Defense Date

2015

Document Type

Dissertation

Degree Name

Doctor of Philosophy

Department

Integrative Life Sciences

First Advisor

Dr. Stephen S. Fong

Second Advisor

Dr. B. Frank Gupton

Third Advisor

Dr. Matthew C. Hartman

Fourth Advisor

Dr. Michael H. Peters

Fifth Advisor

Dr. Allison Johnson

Abstract

Genetic engineering of microbes has developed rapidly along with our ability to synthesize DNA de novo. Yet, even with decreasing DNA synthesis costs there remains a need for inexpensive, rapid and reliable methods for assembling synthetic DNA into larger constructs or combinatorial libraries. While technological advances have resulted in powerful techniques for in vitro and in vivo assembly of DNA, each suffers inherent disadvantages. Here, an ex vivo DNA cloning suite using crude cellular lysates derived from E. coli is demonstrated to amplify and assemble DNA containing small sequence homologies. Further, the advantages of an ex vivo approach are leveraged to rapidly optimize several parameters of the ex vivo DNA assembly methodology testing lysates from different engineered strains of E. coli, with various buffer components and using titrations of purified cloning enzymes. Finally, in order to complete the cloning suite, a vector expressing the Pyrococcus furiosis (Pfu) DNA polymerase was designed, constructed and expressed in E. coli to create a ‘functionalized lysate’ capable of ex vivo PCR. Not only do we demonstrate ex vivo cloning methodology as a complete cloning package capable of replacing the expensive cloning reagents currently required by synthetic biologists, but also establish ex vivo as an overarching approach for conducting molecular biology.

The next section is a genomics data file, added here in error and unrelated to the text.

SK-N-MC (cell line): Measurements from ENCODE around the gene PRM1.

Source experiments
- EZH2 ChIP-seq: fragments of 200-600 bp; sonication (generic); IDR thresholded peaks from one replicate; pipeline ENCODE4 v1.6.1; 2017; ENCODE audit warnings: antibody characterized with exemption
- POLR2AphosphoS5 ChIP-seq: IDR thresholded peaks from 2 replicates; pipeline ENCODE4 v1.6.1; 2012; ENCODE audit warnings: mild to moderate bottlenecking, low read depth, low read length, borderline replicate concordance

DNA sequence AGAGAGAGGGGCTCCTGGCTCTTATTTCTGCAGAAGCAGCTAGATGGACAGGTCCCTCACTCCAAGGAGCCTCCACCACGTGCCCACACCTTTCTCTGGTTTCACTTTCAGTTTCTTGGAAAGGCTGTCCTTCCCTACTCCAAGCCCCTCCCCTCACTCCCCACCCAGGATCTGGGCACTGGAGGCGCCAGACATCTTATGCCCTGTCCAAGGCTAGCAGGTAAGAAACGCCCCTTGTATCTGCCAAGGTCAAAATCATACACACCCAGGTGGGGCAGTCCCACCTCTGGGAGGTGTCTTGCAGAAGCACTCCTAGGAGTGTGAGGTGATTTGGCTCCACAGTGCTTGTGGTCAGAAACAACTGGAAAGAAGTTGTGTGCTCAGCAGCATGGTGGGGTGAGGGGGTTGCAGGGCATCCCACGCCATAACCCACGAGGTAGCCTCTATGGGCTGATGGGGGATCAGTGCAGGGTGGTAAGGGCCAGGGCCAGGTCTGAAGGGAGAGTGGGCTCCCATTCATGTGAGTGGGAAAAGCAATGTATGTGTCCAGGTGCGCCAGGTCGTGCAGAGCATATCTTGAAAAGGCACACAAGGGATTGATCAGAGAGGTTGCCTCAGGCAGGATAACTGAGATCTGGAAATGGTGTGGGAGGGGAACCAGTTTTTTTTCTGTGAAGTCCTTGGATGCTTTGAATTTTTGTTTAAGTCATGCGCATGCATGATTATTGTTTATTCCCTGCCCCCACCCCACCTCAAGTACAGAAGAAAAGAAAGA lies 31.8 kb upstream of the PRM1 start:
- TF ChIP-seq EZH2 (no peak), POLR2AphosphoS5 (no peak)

Rights

© The Author

Is Part Of

VCU University Archives

Is Part Of

VCU Theses and Dissertations

Date of Submission

8-7-2015